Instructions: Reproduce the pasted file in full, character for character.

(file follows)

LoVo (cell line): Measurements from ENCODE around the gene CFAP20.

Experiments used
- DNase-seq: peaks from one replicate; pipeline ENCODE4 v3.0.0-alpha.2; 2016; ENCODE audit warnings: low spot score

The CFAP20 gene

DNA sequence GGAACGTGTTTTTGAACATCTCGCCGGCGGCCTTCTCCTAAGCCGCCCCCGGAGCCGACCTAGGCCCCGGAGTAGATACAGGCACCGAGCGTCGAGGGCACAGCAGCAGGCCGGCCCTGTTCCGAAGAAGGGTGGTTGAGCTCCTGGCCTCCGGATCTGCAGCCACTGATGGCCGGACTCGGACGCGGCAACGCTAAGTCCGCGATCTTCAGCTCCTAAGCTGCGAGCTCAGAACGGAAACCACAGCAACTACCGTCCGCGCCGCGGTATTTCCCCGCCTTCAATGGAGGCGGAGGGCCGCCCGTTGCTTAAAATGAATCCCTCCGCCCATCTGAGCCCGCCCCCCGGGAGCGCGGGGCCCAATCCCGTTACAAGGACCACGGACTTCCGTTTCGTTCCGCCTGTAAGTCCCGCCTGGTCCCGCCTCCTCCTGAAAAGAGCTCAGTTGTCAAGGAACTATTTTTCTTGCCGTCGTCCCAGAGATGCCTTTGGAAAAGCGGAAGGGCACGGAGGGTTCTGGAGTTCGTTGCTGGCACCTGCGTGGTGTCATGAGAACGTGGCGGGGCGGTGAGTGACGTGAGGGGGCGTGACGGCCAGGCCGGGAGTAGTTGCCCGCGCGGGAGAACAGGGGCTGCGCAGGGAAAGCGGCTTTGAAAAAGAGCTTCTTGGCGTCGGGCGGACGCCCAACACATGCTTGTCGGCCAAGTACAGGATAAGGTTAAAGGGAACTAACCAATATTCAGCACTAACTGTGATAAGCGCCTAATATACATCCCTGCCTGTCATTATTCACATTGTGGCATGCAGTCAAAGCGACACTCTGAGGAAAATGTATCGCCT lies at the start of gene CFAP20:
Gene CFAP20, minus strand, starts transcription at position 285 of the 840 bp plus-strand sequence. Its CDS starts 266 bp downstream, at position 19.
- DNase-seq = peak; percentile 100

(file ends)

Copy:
LoVo (cell line): Measurements from ENCODE around the gene CFAP20.

Experiments used
- DNase-seq: peaks from one replicate; pipeline ENCODE4 v3.0.0-alpha.2; 2016; ENCODE audit warnings: low spot score

The CFAP20 gene

DNA sequence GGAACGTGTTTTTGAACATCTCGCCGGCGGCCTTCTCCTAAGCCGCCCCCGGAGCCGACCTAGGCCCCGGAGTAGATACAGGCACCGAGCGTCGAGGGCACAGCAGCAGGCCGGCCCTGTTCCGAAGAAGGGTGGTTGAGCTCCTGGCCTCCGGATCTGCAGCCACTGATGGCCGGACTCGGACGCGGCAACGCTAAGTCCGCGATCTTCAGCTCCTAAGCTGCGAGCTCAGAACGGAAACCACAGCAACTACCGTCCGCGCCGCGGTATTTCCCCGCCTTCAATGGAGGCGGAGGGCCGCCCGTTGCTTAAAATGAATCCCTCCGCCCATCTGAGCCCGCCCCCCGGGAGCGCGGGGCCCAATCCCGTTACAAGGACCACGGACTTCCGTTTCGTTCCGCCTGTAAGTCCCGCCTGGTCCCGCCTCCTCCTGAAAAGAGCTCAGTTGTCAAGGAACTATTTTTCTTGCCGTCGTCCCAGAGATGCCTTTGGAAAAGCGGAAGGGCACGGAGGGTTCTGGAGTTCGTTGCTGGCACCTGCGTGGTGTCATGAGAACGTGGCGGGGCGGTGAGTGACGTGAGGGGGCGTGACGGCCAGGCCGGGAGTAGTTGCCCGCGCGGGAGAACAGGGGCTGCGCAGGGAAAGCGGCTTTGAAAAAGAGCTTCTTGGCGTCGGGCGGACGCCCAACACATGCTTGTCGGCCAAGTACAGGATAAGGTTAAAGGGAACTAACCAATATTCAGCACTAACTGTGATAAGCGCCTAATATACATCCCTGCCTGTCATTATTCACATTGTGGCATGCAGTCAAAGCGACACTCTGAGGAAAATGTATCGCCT lies at the start of gene CFAP20:
Gene CFAP20, minus strand, starts transcription at position 285 of the 840 bp plus-strand sequence. Its CDS starts 266 bp downstream, at position 19.
- DNase-seq = peak; percentile 100